CALDWELL, Idaho — A new approach to cut back on opioid use in the Treasure Valley is using technology to help patients manage their pain.
It's called AccendoWave and is only being used in two hospitals in the country -- one in Las Vegas and the West Valley Medical Center in Caldwell.
Patients like Brad Young, who tested the technology after spinal surgery, say it works.
"I'm a big proponent of curbing the use of opioids," Young said. "I kind of went into this with an open mind and not wanting to use a lot of drugs."
The tablet's main task is to distract patients from their pain through feel-good videos, movies, games and music. A pairing headset monitors a patient's brainwaves and perceived pain level.
"It is truly just cutting edge, very innovative," Angie Davis with West Valley Medical Center said. "From their first quarter data, 90% of the patients felt that it was definitely supportive of helping them with their pain management as well as nausea."
"It's an active discomfort management technology, it's a non-pharmaceutical opioid alternative," patient experience associate Kat Merges said. "It's comprised of a tablet and a headband and it monitors and analyzes a patient's brainwaves and selects content on the tablet based off what the technology reads from the patient's brainwaves."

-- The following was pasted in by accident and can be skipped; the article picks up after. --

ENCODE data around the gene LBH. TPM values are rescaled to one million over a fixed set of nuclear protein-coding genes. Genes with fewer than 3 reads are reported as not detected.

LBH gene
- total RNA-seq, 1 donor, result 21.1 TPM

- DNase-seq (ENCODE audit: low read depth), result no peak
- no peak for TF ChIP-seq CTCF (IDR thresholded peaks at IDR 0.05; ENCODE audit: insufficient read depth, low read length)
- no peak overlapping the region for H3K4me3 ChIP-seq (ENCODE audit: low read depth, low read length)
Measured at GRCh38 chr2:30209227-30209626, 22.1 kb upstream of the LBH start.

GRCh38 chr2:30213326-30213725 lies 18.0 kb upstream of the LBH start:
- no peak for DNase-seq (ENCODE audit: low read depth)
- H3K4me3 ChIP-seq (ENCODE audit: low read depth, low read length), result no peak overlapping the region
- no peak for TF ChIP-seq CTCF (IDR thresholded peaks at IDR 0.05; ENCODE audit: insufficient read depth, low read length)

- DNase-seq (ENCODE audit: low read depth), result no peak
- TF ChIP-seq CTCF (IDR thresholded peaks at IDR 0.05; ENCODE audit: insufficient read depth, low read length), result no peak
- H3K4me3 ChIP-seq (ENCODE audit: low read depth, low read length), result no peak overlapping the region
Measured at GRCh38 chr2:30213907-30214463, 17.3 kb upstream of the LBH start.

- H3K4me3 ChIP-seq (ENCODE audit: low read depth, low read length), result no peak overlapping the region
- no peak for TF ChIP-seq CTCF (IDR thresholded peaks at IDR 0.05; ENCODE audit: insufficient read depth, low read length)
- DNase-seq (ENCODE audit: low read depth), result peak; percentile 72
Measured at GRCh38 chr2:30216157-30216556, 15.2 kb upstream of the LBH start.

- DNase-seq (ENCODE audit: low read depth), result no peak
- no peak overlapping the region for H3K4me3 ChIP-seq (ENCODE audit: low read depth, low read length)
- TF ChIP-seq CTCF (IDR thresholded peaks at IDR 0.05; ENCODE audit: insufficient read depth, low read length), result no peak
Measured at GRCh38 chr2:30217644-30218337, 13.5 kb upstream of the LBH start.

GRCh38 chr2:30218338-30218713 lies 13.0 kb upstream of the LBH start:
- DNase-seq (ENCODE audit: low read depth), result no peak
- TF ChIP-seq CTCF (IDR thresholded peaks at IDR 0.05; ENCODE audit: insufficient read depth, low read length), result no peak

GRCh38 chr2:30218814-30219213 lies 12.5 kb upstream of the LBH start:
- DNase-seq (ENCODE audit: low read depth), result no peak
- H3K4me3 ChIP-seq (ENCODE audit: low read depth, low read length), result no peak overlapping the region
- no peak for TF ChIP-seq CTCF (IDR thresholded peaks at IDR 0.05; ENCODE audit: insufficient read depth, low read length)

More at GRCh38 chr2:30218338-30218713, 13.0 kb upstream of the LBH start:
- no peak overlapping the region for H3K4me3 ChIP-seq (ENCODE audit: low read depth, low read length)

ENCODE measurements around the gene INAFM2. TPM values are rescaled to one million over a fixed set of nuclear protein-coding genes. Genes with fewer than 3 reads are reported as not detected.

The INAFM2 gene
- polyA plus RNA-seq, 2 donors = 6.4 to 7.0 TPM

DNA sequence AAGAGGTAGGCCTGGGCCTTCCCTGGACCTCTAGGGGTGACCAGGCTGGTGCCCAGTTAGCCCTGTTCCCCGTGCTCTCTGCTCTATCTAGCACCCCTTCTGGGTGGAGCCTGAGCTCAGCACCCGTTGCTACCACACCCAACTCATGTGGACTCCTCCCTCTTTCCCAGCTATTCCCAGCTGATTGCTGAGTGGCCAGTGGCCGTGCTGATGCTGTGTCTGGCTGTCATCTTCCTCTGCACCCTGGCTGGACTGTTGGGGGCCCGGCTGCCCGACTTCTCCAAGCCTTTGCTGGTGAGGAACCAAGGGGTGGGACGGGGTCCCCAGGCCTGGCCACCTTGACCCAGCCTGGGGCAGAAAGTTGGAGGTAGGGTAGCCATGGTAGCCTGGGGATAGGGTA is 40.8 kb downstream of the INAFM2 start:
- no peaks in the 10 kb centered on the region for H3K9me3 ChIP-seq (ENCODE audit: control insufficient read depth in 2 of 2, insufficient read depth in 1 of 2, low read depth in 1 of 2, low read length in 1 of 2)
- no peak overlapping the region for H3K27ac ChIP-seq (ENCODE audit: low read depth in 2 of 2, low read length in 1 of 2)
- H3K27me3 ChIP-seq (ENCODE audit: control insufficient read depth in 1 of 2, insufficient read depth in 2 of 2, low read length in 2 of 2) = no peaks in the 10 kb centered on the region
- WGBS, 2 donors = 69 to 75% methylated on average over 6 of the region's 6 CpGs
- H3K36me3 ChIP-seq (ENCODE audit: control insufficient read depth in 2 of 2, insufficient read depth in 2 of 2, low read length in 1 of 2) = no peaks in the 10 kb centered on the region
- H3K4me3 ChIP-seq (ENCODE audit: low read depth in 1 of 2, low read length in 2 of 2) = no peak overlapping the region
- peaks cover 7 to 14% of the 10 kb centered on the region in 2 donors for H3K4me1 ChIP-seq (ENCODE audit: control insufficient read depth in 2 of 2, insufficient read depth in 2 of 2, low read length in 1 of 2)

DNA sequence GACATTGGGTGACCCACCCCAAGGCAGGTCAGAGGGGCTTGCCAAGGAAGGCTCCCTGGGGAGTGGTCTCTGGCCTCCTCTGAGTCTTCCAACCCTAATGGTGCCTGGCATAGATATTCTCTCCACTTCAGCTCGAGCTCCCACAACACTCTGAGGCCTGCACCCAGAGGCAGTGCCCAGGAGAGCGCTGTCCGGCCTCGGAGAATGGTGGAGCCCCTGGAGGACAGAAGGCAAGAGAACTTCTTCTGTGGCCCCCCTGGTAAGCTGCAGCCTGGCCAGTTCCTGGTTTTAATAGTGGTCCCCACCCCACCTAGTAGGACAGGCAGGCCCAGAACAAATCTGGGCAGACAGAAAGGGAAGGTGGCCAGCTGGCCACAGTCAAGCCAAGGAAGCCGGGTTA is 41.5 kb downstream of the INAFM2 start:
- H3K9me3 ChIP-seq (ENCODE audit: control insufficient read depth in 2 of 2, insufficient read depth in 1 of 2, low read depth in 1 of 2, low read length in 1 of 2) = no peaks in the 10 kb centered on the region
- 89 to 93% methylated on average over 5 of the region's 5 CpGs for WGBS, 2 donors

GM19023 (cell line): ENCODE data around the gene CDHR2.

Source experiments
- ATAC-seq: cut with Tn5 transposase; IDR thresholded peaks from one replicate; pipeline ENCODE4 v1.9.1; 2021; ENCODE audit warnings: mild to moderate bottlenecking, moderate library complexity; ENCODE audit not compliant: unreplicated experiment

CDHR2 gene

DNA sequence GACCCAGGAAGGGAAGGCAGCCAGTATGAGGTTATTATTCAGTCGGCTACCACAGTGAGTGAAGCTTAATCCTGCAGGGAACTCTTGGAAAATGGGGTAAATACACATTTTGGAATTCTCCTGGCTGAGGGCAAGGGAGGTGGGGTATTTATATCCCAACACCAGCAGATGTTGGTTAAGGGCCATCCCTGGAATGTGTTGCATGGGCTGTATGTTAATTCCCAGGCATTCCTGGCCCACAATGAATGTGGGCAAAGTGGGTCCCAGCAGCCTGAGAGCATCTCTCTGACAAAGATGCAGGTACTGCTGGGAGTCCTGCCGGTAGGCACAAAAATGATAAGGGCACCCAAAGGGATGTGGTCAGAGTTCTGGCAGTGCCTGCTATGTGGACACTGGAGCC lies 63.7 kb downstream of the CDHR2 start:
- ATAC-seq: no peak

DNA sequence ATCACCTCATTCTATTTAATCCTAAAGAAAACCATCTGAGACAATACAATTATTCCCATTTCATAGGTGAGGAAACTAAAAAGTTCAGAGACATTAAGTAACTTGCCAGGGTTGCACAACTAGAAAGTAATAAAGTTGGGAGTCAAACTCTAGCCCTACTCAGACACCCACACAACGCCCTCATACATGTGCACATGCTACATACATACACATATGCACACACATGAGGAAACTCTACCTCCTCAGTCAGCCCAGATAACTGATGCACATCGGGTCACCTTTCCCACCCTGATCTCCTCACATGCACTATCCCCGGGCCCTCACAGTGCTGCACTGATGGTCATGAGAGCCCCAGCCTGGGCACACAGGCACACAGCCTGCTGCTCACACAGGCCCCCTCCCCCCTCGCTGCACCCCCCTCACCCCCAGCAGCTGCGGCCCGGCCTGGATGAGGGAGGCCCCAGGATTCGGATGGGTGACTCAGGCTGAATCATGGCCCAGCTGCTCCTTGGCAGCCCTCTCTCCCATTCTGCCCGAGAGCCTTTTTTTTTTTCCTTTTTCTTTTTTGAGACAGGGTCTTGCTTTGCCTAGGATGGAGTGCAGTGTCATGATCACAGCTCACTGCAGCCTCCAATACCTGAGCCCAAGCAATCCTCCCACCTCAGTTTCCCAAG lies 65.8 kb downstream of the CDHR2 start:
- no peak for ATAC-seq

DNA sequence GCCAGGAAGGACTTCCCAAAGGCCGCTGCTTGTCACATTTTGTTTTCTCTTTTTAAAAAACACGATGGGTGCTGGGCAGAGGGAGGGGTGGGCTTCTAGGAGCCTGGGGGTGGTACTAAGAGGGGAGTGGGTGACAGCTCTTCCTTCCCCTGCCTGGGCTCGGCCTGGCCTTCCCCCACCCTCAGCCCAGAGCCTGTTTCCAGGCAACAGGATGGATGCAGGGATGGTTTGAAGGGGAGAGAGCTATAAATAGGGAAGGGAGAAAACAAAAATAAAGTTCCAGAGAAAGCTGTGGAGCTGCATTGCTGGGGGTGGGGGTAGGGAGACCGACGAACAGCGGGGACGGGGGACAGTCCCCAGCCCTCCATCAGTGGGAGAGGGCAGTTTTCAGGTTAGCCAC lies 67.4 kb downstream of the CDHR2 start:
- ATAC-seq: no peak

It's called diversionary therapy, designed to preoccupy a patient's mind, diverting their attention away from what they're going through at the hospital. It doesn't completely replace the need for medication but can cut back on the amount of opioids needed.
The medical center absorbs the cost to use the tablets, so there's no fee for patients. Each person is also prompted to answer a short survey after their use to gather feedback.
Right now the technology is only available while patients are at the hospital, but the company is beginning to explore options to expand access through at-home applications.
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